Biodiversity loss: Is nature-positive the new net zero?
The world has been in a climate emergency for years now. But much less attention is paid to biodiversity loss — which is a very big deal since we're on the brink of a sixth mass extinction.
On the heels of the ongoing COP15 UN Biodiversity Conference in Montreal, Canada, we gathered experts from the public and private sectors to discuss the gravity of the problem and, more importantly, how to fix it. The solution lies with businesses, although it needs help from policymakers to figure out how to make money in a sustainable way that not only protects life on earth but actually reverses the course of its destruction.
Here are a few highlights from "Time for nature: Turning biodiversity risk into opportunity," a livestream conversation hosted by GZERO in partnership with Suntory.
Ko Barrett, vice chair of the Intergovernmental Panel on Climate Change and senior adviser for climate at NOAA, offers a primer on the importance of biodiversity to human life and explains why we can't solve climate change without addressing biodiversity loss simultaneously.
Eurasia Group President Ian Bremmer delves into the geopolitics of biodiversity as an economic issue and identifies the three types of risk companies face from biodiversity loss.
Suntory CEO Tak Niinami gives his take on why companies should do more to coexist with nature long-term and share their know-how to reverse biodiversity destruction.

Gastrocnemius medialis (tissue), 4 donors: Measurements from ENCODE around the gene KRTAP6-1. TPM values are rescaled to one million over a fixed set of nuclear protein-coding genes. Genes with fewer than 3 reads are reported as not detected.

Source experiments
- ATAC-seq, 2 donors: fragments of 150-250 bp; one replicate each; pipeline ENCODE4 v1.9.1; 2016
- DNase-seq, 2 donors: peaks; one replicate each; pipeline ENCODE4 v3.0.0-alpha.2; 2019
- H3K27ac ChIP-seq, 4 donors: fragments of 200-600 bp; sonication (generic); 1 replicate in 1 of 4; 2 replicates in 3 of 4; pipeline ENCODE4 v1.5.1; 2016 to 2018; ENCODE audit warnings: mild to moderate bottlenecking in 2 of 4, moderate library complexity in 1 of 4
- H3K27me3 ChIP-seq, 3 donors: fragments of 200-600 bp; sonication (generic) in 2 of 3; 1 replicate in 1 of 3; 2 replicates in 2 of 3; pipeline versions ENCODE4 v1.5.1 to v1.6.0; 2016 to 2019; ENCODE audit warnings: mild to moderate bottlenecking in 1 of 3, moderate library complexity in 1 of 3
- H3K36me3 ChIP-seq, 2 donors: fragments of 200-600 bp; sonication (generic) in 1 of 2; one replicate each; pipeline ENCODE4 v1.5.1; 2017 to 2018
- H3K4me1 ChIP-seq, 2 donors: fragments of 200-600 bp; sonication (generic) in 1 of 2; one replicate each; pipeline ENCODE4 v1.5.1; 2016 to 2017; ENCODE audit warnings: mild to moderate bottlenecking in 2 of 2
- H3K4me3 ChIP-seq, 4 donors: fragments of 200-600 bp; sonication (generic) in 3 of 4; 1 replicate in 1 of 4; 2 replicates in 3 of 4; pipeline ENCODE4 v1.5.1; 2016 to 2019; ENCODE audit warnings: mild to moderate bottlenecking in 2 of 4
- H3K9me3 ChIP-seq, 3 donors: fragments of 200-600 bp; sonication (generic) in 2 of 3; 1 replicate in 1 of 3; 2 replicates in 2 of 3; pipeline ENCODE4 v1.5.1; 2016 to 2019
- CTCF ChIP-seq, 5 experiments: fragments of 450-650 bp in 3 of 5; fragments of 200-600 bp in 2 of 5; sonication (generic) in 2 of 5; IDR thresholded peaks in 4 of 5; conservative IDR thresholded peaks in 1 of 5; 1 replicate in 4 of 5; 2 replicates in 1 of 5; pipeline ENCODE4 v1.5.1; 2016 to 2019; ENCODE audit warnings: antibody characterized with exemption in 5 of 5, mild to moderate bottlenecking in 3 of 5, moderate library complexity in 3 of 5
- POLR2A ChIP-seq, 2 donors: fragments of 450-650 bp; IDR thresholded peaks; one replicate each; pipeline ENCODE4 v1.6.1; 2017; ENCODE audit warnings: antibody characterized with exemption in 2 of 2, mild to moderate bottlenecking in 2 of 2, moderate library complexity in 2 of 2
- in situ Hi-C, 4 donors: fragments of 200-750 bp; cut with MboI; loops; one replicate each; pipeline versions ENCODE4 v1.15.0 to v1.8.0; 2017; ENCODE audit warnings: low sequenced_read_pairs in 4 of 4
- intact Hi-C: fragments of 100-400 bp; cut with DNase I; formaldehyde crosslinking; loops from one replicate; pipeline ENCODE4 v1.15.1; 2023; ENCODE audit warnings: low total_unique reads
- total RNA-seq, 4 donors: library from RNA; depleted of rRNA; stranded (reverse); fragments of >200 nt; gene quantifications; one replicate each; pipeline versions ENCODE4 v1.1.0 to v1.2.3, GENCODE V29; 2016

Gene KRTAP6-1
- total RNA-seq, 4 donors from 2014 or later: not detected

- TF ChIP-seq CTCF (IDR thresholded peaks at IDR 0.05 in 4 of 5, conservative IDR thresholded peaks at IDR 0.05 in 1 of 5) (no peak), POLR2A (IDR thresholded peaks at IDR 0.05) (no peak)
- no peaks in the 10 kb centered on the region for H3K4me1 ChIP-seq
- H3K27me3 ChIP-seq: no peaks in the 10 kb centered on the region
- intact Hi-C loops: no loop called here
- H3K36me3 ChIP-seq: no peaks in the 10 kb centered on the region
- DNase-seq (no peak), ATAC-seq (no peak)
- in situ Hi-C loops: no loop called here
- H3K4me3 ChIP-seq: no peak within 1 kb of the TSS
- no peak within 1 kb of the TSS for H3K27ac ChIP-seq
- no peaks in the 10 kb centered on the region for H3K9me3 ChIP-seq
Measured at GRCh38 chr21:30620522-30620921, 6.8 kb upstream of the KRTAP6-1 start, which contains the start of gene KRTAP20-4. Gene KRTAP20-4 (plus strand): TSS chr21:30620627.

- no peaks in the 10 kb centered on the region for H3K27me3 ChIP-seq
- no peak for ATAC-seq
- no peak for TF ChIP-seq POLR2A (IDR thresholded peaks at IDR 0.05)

Kathleen McLaughlin, Walmart's executive VP and chief sustainability officer, shares how retailers can work not only to conserve but also protect nature with successful examples from Walmart's Project Gigaton.
Ingrid Kukuljan, head of Impact & Sustainable Investing at Federated Hermes, laments how investors have ignored nature despite the many opportunities in public markets and dismisses metrics as the big obstacle to mobilizing more money for biodiversity.
FNZ Group sustainability chief Vian Sharif addresses greenwashing related to biodiversity and admits that the financial sector is only at the beginning of its nature-positive journey.
NatureMetrics CEO Katie Critchlow explains how her company "measures nature," which many people are not aware can actually be done.
International Council on Mining and Metals CEO Rohitesh “Ro” Dhawan shares how even extractive companies can have a positive impact on biodiversity via conservation, restoration, and data, and want governments to be more ambitious on this issue.
Magali Anderson, Holcim's chief sustainability and innovation officer, says that the world's biggest cement company wants two things from COP15: a framework for corporations and a commitment to reverse biodiversity loss by 2030.
Taskforce on Nature-related Financial Disclosures technical director Emily McKenzie comments on why markets are ready to take action on biodiversity and gives an update on what's cooking with the TNFD.Anthony Watanabe, chief sustainability officer at Indorama, gives a rundown of what his company is doing on nature-positive.